PDA

View Full Version : Article on Writing and Drawing



vombatidae
05-28-2013, 08:53 PM
My wife found this piece on the New York Times website. both of us have studied art in the past and I fully agree with the writer:
http://opinionator.blogs.nytimes.com/2013/05/25/gesture-writing/

My wife's own blog linking to it is here:
http://captivatedaudience.blogspot.com/2013/05/gesture-writing.html

Anyone else have any good cross-discipline stories of inspiration/technique etc (particularly in regards to writing, but hey - I'm interested in all things)?

kkbe
05-28-2013, 10:44 PM
I was an artist in my past life. I've had my share of life drawing classes and believe me, I tried for that gesture. Never could get it down. I was more like, Look at those lips. I have to draw those lips;" appreciating the whole but tripped up by the parts.

I see what the writer is saying. Details are important, they hold the story together. But if we focus too keenly on details, we run the risk of missing the big picture. First we need to capture the essense, the grand gesture, the arc, the broadstroke. Sketching before rendering. Acknowledging that, like the human form, a story is more than the sum of its parts.

Finally, this:

Appreciate the gesture; could do without the snark.

Which has nothing to do with your interesting post, vombatidae. I just thought of that and I kind of like the way it sounds. :)

Filigree
05-28-2013, 11:11 PM
As an artist, writer, and - yes - a former art model, I can see the author's point. The snark didn't bother me;I barely registered the presence of snark, to be honest. What I take from this essay is the lack of foundational training in many current art and writing classes.Gestural drawings (and their literary equivalent) are a strong tool in the creative arts. At the very least, they help break new students of the misconception that every line has to be perfect.

bearilou
05-29-2013, 12:52 AM
Interesting article!

kkbe
05-29-2013, 03:14 AM
The snark didn't bother me;I barely registered the presence of snark, to be honest. . . Filigree, just to clarify, I didn't detect any snark either. For real, I just thought of that little ditty, out of the clear blue sky. Maybe I shoulda kept it to my lonesome. . .

:) kk

Filigree
05-30-2013, 12:21 AM
Ah, got it. The bad side of having a Rhinohide is that sometimes I cannot tell when I've actually pissed someone off with my blathering.

And you're right. The article does offer some interesting conclusions. I wonder if empirical research through MFA art and writing programs would support or refute them? I run across a lot of recent BFA grads who haven't a clue about drawing, but that could just be a result of their specific programs. I try to avoid MFA writing students in real life, which is easy (erotica, romance, and sf&f venues often don't appeal to them.)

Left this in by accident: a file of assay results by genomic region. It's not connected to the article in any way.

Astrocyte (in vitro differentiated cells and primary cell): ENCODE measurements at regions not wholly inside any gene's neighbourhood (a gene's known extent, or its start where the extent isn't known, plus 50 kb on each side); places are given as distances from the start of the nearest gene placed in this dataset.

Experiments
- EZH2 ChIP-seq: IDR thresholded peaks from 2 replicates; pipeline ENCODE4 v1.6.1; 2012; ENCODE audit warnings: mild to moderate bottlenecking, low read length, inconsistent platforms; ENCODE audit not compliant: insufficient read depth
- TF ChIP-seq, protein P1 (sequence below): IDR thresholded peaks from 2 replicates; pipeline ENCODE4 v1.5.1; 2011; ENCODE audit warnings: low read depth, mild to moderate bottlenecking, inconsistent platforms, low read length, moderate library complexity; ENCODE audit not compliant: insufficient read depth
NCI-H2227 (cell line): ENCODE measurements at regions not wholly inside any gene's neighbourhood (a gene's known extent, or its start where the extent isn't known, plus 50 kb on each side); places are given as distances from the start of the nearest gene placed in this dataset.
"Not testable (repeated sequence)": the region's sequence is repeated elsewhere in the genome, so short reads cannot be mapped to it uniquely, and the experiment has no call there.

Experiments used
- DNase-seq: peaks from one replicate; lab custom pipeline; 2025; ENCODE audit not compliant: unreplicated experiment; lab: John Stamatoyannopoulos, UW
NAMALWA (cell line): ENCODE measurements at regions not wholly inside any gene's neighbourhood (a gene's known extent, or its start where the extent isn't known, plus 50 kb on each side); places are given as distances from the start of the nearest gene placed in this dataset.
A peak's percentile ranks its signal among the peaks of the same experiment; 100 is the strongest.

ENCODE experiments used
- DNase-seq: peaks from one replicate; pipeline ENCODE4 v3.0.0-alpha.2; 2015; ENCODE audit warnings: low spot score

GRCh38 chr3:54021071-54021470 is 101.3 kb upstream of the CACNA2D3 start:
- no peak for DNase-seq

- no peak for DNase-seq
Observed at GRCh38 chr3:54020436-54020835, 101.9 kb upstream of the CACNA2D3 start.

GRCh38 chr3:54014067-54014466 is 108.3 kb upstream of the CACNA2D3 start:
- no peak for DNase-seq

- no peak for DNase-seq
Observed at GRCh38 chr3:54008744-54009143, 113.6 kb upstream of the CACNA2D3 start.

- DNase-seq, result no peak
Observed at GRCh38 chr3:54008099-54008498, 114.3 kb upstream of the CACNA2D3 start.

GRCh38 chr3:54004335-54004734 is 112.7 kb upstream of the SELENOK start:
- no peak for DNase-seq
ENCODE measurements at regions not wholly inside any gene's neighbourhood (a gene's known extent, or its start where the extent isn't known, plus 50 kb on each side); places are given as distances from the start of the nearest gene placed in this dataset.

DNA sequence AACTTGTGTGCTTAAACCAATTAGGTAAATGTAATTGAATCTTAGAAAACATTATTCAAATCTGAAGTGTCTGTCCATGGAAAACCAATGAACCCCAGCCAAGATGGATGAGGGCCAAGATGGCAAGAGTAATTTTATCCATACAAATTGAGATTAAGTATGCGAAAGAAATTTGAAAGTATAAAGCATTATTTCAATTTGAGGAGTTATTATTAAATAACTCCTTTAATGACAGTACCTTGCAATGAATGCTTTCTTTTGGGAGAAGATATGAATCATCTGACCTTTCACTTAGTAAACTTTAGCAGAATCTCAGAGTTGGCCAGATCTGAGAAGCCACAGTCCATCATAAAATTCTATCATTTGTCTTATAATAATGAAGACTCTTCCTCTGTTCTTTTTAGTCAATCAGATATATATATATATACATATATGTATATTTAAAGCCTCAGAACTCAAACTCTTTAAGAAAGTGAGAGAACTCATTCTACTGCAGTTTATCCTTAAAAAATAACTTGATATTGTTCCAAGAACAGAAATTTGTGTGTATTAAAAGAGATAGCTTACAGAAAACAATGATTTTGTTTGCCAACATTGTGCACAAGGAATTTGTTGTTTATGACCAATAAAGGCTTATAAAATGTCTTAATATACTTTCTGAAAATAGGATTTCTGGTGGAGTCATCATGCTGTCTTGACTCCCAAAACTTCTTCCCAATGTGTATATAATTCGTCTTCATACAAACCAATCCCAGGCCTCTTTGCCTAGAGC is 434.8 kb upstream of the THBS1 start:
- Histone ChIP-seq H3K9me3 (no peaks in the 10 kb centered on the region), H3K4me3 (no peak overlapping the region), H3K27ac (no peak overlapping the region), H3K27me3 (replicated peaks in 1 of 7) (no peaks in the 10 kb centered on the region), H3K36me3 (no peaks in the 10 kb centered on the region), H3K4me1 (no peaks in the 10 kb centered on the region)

kkbe
05-30-2013, 12:33 AM
Ah, got it. The bad side of having a Rhinohide is that sometimes I cannot tell when I've actually pissed someone off with my blathering.

You? I can't imagine. :)


And you're right. The article does offer some interesting conclusions. I wonder if empirical research through MFA art and writing programs would support or refute them? I run across a lot of recent BFA grads who haven't a clue about drawing, but that could just be a result of their specific programs.

speaking of which, I was in a graphic art program, advertising design. UGH. You know what I remember most? One of my professors saying point blank, If you want to make it, you have to draw cars. That's it. This was at the College for Creative Studies in Detroit.

I refused to believe that. That ain't me. I got my BFA and got a job at an art house. Guess what I was doing? Auto-related crap. Which I eventually decided wasn't gonna be my end all. So then I went back to college to be a teacher and did that, then I started writing and I'm writing what I want. That's the key for me.

MFA? My education for writing has been writing my kind of stuff. Like you are. Who needs a degree, who needs somebody saying, write/draw this or you won't make it?

I do not believe that.

RedWombat
05-31-2013, 02:54 AM
One of the best pieces of advice in drawing I've ever gotten was "Draw what you see, not what you know is there."

Seriously, my art got SO much better when I believed that, because it's true. I had too many ideas about what was actually in front of me and was letting my brain override my eyeballs.

(Which some clever person could probably apply to third-person narrators or some such, I'm sure, but still.)

vombatidae
05-31-2013, 09:30 PM
Filigree, just to clarify, I didn't detect any snark either.

Isn't the snark that imaginary creature parents have their children hunt on camping trips? :)